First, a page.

Like most big cities, Philadelphia is full of rental properties, with an owner-occupied housing rate of only 52.2% according to Census data. If you’re among the thousands of people who rent an apartment in Philadelphia, you should know about your tenant rights in the event of an accident or injury. In Pennsylvania, landlords and property owners may be liable for tenant injuries, depending on how, why, and when the injuries occurred. If you were injured because of unsafe conditions or property defects in an apartment building, housing complex, or other type of rental property, the Philadelphia premises liability attorneys of The Reiff Law Firm can help you fight for compensation.
Can I Sue My Landlord for a Slip and Fall Injury?
The short answer to this question is: possibly. It depends on factors like how long ago the injury occurred, where in the building the injury occurred, and why the accident occurred. Our Philadelphia personal injury lawyers explain how each of these details impacts liability for injuries on rental property.
When Are Landlords Liable for Tenant Injuries?
As our slip and fall accident lawyers just mentioned, there are several factors that determine whether a landlord or property owner can be held liable for a renter’s injuries, including:
- How long ago the injury occurred. If your injury occurred more than two years ago, your claim may be barred. This is due to the Pennsylvania personal injury statute of limitations, which generally permits only two years in which to file a claim following the date of injury. While there are some exceptions to this rule, issues like the loss or deterioration of evidence can also compromise a claim if too much time passes. If you were hurt in an accident on a rental property, it is in your best interests to consult with a personal injury attorney as soon as possible regarding your legal options.
- Where in the building the injury occurred. As a general rule, landlords are only responsible for maintaining reasonably safe conditions in shared spaces or immovable parts of the building, such as lobbies, stairwells, elevators, recreational rooms, laundry areas, gym areas, and shared hallways. They are also responsible for electrical and fire safety, sanitation, and compliance with other building codes. If, for instance, a tenant gets injured because they leave a shirt on their bedroom floor and trip over it later, the landlord is not liable, because the landlord’s actions did not cause or contribute to the tenant’s accident. On the other hand, if a tenant gets injured because a property defect causes a slip and fall accident, the landlord could be at fault. Structural defects, faulty wiring, balcony collapses, and related issues could result in landlord liability. Depending on what caused the tenant’s injuries, multiple parties may be liable in addition to the landlord.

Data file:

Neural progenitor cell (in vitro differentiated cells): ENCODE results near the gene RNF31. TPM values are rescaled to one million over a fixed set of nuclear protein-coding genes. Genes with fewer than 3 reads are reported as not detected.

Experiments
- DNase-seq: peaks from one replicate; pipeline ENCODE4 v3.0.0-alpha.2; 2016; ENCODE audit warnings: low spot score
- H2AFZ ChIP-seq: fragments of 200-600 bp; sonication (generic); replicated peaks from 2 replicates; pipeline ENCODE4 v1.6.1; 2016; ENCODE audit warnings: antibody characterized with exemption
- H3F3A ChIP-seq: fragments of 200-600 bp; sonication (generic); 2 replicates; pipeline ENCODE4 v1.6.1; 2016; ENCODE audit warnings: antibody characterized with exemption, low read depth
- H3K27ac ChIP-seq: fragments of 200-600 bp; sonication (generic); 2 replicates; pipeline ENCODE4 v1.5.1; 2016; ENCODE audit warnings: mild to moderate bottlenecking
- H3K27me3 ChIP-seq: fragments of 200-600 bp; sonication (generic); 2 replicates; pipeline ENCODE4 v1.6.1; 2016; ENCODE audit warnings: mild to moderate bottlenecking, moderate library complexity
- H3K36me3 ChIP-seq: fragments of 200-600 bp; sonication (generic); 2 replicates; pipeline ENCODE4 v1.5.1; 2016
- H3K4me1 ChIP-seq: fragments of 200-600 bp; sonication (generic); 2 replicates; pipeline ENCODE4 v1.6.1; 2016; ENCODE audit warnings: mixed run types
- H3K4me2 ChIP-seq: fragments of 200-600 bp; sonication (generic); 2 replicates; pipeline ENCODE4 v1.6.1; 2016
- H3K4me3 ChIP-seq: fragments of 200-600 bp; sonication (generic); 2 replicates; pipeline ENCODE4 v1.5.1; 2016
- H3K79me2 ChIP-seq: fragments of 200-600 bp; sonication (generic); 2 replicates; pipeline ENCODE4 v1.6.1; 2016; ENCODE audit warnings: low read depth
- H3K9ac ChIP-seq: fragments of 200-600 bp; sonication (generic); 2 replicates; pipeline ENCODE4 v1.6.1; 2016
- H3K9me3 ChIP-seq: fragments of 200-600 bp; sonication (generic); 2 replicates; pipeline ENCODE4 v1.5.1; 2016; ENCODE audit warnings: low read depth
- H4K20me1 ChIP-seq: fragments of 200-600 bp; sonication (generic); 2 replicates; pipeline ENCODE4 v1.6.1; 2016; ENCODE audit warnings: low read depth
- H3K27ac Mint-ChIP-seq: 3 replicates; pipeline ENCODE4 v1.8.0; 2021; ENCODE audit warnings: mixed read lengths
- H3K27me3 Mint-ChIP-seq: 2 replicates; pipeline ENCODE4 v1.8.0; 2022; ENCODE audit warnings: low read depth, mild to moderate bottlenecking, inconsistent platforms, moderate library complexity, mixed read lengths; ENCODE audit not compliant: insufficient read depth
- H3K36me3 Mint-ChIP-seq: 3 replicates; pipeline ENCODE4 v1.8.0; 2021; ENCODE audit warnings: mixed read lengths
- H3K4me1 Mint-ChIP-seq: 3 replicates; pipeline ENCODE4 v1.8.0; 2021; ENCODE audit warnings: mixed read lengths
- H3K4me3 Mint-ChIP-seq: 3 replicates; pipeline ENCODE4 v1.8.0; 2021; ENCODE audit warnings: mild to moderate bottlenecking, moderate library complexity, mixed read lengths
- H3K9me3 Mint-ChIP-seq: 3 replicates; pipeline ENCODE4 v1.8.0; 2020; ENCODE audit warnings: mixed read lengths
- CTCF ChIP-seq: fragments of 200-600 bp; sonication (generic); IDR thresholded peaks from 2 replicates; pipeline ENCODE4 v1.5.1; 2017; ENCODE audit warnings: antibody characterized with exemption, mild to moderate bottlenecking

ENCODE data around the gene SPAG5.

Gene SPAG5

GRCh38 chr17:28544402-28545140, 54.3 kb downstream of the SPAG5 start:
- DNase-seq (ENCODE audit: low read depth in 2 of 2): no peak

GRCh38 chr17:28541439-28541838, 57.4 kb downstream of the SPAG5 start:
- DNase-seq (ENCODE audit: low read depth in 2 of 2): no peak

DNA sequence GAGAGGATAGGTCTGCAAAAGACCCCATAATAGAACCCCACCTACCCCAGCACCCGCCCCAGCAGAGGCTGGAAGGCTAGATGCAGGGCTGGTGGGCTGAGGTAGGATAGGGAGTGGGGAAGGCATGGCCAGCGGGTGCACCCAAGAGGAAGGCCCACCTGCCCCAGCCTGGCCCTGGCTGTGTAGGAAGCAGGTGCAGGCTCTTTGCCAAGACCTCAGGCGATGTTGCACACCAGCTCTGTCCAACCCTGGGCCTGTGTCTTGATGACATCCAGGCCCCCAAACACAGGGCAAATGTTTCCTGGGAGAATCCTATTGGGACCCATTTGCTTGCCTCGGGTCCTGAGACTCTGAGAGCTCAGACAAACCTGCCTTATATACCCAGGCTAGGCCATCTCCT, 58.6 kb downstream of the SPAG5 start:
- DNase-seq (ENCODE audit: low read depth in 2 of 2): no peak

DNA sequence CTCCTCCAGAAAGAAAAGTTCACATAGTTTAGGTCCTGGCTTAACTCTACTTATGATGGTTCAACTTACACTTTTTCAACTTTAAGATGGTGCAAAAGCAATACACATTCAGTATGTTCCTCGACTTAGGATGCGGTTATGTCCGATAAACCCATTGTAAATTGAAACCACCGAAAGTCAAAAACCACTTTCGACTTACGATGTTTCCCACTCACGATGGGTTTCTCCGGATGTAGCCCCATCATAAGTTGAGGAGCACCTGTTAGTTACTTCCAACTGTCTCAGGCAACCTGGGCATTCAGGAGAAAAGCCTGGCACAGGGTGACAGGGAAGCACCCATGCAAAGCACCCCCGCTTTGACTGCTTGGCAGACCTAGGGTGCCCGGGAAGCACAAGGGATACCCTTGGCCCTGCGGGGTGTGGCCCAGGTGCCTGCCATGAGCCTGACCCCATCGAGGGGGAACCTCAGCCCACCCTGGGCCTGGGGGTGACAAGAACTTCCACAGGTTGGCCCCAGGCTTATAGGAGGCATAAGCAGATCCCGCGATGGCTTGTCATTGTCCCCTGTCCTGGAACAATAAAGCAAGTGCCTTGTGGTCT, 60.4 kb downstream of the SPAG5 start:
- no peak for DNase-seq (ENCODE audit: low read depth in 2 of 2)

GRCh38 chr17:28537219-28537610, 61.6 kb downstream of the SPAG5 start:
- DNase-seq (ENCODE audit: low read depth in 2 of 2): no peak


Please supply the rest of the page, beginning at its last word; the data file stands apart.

- Why the accident occurred. Landlords and property owners are expected to maintain reasonably safe conditions for tenants, visitors, and guests on the premises. That entails taking adequate measures to repair (or safely isolate) hazards and defects within a reasonable period of time. If a landlord negligently fails to repair or correct a hazard, which eventually injures a tenant, the landlord may be liable. Most personal injury claims hinge on proving that the negligence of one or more parties caused preventable injuries.
Compensation for Injury on a Rental Property in Philadelphia
Different types of compensation, known as “damages,” may be available to a tenant who is seriously injured due to the negligence of a landlord or property owner. For example, compensatory damages attempt to restore, to the greatest possible extent, the victim to his or her state before the accident. Compensatory damages can be further divided into “economic” (“special”) damages, or compensation for out-of-pocket financial losses, and “non-economic” (“general”) damages, or compensation for pain and suffering and other non-financial or intangible losses.
Punitive damages, which are less common, are sometimes awarded specifically in cases where the defendant is found to have acted in an extreme or egregious manner. The purpose of punitive damages is both to punish the defendant, and to deter others from engaging in similar conduct.
Damages that may be available in a personal injury case include, but are not limited to, the following:
- Diminished earning capacity
- Loss of enjoyment of life
- Loss of income, including anticipated losses
- Medical bills, including anticipated treatment
- Pain and suffering
Philadelphia Personal Injury Lawyers Handling Slip and Fall Accident Claims
At the law offices of The Reiff Law Firm, we are award-winning personal injury lawyers with more than 40 years of combined experience representing tenants against negligent landlords and property owners in complex premises liability claims. If you or one of your family members was injured in a trip and fall accident on a rental property, or was injured in a different type of rental property accident, The Reiff Law Firm can help you aggressively pursue compensation for your medical bills and other damages. To discuss whether you could have an injury claim against your landlord, contact The Reiff Law Firm online, or call (215) 246-9000 for a free legal consultation.